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5 Critical Skills for Entrepreneurs

| April 16, 2013 | 17 Comments

Entrepreneur SkillsThese are 5 essential skills that every entrepreneur needs in order to be successful and effective. The world’s best CEOs are masters at these skills. You should aim to master these skills also.

1. Sales

When you are first starting out on your own, being able to sell will be the single most important skill that can determine whether your business will succeed.

You will need to sell to consumers on the internet, to businesses on the phone, to corporations in person — you are always selling, selling, selling. When you are networking, you are not just making contacts — you are selling yourself. When you are presenting your idea to venture capitalists, you are not only selling your concept. You are also selling yourself. The venture capitalists will be thinking to themselves:

Can this person deliver?

Can this person execute?

Is this person passionate?

Does she have what it takes to make this thing succeed?

Rarely does an idea by itself get funded. A great sales person can make even a terrible business idea get funded if it’s pitched right. A brilliant idea that’s terribly presented will not typically be considered.

So it goes for any product or service you may have to offer. As an entrepreneur, you wear many hats. You are CEO of sales, advertising, administration, website, recruiting, customer service. The single most important hat that you will wear is sales. This will determine whether you will bring in revenue.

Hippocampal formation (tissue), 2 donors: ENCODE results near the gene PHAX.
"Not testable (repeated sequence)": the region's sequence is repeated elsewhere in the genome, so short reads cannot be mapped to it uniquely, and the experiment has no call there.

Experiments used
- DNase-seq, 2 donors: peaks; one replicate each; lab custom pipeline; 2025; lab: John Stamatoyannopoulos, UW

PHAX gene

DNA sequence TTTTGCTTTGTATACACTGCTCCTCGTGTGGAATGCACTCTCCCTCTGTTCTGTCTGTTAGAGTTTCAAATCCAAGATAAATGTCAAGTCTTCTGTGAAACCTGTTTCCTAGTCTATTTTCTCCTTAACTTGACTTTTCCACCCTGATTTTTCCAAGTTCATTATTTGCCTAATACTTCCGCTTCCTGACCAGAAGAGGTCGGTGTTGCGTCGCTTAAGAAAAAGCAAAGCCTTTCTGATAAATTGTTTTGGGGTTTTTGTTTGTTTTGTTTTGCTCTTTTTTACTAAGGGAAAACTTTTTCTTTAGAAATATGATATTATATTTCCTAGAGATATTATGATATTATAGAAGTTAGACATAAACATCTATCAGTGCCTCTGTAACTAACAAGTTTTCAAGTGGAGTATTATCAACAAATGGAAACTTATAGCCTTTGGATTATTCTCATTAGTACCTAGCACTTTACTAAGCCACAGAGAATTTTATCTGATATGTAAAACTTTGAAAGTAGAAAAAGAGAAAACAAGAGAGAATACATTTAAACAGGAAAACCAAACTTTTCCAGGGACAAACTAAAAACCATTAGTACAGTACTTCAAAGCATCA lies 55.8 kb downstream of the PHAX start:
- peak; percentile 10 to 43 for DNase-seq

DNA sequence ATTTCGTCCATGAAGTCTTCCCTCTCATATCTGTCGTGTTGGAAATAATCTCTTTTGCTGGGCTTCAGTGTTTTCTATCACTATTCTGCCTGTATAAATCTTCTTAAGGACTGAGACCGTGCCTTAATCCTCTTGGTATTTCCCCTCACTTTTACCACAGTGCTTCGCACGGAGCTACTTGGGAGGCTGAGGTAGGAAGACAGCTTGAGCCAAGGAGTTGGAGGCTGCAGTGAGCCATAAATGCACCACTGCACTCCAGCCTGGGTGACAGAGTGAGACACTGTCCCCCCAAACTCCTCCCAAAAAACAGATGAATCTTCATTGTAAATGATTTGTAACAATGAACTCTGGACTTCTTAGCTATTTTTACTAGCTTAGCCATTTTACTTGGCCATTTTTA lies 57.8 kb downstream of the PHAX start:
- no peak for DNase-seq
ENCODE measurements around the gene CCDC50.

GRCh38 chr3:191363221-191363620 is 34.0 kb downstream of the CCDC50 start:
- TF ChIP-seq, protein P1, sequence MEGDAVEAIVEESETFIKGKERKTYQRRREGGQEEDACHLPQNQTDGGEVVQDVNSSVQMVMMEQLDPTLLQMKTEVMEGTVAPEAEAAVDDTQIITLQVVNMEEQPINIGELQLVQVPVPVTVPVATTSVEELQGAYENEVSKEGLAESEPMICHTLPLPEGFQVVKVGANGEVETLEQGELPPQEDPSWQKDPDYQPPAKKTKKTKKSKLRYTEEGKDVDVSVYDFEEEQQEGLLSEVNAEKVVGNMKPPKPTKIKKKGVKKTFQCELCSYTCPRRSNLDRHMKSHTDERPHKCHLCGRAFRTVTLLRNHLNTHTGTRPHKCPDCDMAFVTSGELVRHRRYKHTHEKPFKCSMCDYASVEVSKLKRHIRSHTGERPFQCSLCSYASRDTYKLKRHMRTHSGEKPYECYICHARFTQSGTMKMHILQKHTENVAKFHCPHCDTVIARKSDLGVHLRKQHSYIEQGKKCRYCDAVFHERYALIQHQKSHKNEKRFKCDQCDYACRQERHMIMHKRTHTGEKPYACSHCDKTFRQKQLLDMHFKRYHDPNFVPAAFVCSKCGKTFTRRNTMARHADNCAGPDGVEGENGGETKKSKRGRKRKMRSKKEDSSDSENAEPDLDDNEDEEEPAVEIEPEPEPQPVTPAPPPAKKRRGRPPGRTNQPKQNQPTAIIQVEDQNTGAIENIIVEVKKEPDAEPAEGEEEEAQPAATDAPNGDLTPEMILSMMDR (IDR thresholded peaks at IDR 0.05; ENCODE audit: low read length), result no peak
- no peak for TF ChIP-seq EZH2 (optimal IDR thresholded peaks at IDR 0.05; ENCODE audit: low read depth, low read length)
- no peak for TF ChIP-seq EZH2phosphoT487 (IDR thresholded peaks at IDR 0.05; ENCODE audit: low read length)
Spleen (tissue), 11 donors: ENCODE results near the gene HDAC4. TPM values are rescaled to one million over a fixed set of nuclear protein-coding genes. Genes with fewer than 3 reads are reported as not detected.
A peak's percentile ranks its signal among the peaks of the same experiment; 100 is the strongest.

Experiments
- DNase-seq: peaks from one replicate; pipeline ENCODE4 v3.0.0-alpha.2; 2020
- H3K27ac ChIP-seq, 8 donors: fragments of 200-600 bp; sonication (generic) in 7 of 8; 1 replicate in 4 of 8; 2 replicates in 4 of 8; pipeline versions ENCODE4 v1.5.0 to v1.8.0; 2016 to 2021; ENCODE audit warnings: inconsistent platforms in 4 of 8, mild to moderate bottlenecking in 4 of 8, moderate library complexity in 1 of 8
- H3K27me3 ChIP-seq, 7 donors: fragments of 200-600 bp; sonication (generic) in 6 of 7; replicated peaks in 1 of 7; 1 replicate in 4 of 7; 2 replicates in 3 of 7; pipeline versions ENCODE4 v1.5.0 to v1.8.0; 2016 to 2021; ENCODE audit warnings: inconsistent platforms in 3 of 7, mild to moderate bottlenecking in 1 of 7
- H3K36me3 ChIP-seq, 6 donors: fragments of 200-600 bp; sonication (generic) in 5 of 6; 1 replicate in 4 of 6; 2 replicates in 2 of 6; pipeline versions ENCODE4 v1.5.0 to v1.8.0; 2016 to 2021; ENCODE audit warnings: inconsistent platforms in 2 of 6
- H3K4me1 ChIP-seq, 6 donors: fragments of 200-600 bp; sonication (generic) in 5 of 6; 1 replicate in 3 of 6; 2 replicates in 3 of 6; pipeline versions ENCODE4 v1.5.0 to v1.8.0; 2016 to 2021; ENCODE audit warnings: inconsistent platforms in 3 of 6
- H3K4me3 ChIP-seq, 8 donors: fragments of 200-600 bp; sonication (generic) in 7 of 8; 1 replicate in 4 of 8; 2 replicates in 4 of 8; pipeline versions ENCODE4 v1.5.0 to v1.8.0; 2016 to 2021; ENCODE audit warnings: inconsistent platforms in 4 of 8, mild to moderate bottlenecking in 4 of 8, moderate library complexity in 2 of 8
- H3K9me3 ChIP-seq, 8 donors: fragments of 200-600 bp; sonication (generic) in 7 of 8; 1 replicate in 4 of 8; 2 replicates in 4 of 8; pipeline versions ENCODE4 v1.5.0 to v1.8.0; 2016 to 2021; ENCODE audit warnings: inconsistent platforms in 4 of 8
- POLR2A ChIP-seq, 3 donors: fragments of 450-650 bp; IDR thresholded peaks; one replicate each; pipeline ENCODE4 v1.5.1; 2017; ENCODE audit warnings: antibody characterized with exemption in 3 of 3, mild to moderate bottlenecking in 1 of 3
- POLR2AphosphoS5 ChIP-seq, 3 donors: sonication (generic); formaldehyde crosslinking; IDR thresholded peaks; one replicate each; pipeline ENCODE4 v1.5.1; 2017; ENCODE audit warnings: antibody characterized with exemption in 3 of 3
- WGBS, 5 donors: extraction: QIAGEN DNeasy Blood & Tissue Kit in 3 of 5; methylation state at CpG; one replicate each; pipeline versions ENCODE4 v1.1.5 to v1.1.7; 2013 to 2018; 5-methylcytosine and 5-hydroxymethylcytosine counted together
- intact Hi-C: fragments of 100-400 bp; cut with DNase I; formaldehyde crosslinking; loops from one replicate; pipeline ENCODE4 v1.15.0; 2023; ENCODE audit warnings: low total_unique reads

The art of selling is not to hit people over the head and get them to buy from you. It is not about being pushy. It is much more subtle. It is about asking the right questions. Communicating your viewpoint persuasively. Listening. It seems counterintuitive but some of the best sales people are the best listeners.

Practice:

Look for opportunities to sell yourself or an idea. Look for opportunities to persuade people. You can stop people on the street and persuade people to do a ‘quick’ survey for you. Doing simple things like this will teach you a lot about selling.

2.   Communication

Writing

The ability to write effectively is essential to succeed. This is as true as it has ever been, especially in the online world with search shifting to high quality content. Great writing can bring plenty of qualified traffic that convert into millions in revenue. Top copywriters charge $10,000 for a single sales page.

You will be writing content on your website, blog, newsletters, emails. You will write persuasive sales letters and proposals. You will write magnetic headlines. You will write advertising copy that sells. You will write emails to website owners to get back links. You will write press releases to try and get media coverage. You will write letters to venture capitalists to try and get a meeting. You will write proposals to business executives to hire your firm. No matter what industry you are in, you will need to write. It pays off handsomely to write well so invest in your writing ability.

Remember that you are not writing for yourself. You are writing for an audience. Never lose sight of that fact. The audience you are writing for should always be on the back of your mind. You will find the worst kind of writing on large corporate websites and press releases. They’re impersonal, confusing, and self-promoting. Nobody reads them because they’re not written to be read. Don’t make the same mistake.

Practice:

  • The best way to improve your writing skill is consistent practice. Use 750words.com — Go to this website and make a goal to write at least 750 words a day. You can write about anything you want and whatever you write remains private. Doing this consistently will improve your writing skills.
  • Read Stephen King’s On Writing — Even though this book is written for novelists, it is a great book for anyone that wants to write in an engaging content
  • Read The Elements of Style– This is an essential book for writers. I keep this one within arm’s reach.

Speaking